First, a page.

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A defamation fight centered on the rivalry between Kylin Pictures and Bliss Media is back on after a California appeals court found a rights-acquisition dispute over the Bruce Lee film Birth of the Dragon doesn’t meet the public interest standard required by California’s anti-SLAPP statute.
Bliss and its CEO Wei Han sued Kylin in January 2017, claiming its CFO Leo Shi Young defamed her and her company by referring to Han as a “swindler” and Bliss as a “shell company.” Young was speaking at a press conference in China, during which he discussed the two companies’ history regarding Birth of the Dragon, which had resulted in a previously settled lawsuit over acquisition rights, and another film called The King’s Daughter.
Attorneys for Kylin asked the court to toss the suit, arguing that the statements were made in a public forum, concerning a matter of public interest — because the press conference was held to discuss a credit dispute over the critical darling and multiple-award-winner Hacksaw Ridge. Bliss, meanwhile, argued the statements concerned a private business dispute, not anything of public interest.
Los Angeles County Superior Court Judge Terry Green in April 2017 granted Kylin’s special motion to strike the complaint under California’s anti-SLAPP statute, which brings an early end to frivolous lawsuits arising from constitutionally protected free speech regarding matters of public interest.
A California appeals court on Tuesday sided with Bliss, reversing Green’s ruling and reviving the matter. The panel found that Han and Young’s work in the Chinese film industry and in Hollywood hasn’t put them “in the public eye” and that the statements don’t affect a large number of people — but the majority of the analysis focuses on whether the statements concerned a matter of public interest.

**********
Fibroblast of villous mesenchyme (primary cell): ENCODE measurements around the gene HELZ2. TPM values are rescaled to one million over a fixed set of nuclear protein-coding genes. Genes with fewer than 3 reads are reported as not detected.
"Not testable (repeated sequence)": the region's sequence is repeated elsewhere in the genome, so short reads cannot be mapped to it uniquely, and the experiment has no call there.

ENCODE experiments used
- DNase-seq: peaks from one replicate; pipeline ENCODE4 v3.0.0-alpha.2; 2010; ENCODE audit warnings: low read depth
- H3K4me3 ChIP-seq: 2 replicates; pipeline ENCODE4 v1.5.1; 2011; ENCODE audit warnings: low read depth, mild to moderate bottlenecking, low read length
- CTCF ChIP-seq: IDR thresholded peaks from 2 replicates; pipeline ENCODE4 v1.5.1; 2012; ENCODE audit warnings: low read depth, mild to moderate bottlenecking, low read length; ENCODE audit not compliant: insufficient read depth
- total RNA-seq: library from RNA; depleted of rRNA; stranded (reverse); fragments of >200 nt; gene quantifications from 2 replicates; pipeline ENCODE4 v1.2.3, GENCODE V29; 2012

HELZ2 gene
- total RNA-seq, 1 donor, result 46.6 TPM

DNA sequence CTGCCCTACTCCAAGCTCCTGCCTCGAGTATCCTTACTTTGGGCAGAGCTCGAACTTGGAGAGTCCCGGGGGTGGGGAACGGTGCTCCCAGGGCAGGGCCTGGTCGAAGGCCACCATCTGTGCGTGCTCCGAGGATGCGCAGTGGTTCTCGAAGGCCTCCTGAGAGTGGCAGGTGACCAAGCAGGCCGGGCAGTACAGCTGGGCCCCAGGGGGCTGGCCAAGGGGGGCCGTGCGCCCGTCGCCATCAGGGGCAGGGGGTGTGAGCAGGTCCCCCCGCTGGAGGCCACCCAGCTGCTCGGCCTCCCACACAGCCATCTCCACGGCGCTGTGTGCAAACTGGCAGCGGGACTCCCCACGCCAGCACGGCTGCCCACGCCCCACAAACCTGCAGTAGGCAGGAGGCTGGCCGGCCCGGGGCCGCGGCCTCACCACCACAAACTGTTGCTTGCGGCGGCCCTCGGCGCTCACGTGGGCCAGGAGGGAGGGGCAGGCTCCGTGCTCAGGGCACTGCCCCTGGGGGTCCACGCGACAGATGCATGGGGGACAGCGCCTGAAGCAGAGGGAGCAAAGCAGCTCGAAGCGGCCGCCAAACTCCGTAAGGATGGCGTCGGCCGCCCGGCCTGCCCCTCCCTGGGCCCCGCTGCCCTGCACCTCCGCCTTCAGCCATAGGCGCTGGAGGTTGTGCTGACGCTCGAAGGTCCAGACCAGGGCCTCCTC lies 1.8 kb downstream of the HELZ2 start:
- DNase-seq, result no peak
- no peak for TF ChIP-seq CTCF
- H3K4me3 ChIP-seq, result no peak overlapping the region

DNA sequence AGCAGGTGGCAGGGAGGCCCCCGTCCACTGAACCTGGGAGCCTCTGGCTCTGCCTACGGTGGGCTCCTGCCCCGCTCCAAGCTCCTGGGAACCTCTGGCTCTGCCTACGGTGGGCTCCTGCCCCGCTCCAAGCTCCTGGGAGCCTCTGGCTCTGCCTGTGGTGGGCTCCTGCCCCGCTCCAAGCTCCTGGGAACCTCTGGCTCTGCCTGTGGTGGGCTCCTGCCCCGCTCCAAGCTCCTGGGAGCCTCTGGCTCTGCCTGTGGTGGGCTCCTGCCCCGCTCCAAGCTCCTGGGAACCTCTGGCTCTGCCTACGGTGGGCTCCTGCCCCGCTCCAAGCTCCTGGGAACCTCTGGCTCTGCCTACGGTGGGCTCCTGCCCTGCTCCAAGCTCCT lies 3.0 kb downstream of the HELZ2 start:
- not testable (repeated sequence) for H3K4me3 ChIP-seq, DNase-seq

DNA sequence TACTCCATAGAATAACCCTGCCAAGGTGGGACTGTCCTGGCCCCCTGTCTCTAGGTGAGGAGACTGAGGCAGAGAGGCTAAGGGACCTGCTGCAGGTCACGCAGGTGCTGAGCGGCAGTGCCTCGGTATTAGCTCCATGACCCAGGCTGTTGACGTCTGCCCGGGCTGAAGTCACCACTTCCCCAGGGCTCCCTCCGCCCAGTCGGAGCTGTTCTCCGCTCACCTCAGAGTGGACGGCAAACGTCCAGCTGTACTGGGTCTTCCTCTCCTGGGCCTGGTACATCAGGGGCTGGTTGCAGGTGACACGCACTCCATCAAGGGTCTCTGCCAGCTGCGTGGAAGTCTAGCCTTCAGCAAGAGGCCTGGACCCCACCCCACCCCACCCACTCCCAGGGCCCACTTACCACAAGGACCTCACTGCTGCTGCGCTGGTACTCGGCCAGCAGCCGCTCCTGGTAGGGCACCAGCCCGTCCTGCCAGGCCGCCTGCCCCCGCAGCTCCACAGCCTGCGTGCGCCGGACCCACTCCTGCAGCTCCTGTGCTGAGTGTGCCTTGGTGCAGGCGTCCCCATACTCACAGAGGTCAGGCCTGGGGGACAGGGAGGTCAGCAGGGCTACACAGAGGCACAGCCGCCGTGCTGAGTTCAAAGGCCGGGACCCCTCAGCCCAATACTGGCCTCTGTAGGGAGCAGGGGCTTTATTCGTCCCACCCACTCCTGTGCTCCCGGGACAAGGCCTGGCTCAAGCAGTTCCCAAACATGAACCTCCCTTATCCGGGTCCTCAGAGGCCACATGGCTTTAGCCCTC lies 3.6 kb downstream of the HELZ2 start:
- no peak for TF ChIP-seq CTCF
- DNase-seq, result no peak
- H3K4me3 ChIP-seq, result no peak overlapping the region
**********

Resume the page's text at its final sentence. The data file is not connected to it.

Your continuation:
The opinion, written by Los Angeles County Superior Court Judge Laura Seigle, notes that neither of the articles in which the allegedly defamatory statements were published highlighted the pic Hacksaw Ridge and questions the public interest in the other two films.
“[T]hey contend the public is specifically interested in Birth of the Dragon and The King’s Daughter because the first is about the martial arts legend Bruce Lee and the second features two movie stars,” writes Seigle. “[D]efendants are unable to draw any connection between the public’s interest in Bruce Lee and the movie stars and the allegedly defamatory statements about financing and rights acquisition.”
Seigle also questions whether the limited media coverage of the press conference truly indicates a public interest in the matter. The court reversed the order granting the special motion to strike and awarded Bliss costs related to the appeal.
Kylin attorney Andrew Brettler on Tuesday sent The Hollywood Reporter a statement in response to the decision. “The fact that THR is covering the story is further evidence that this was and is a matter of public interest,” he says. “We disagree with the Court of Appeal’s finding that the statements allegedly made at the press conference concerned only a private business dispute, which is not protected by the anti-SLAPP statute. Regardless, at the end of the day, we are confident that Kylin will prevail on the merits of the case.”
The full opinion is posted below.
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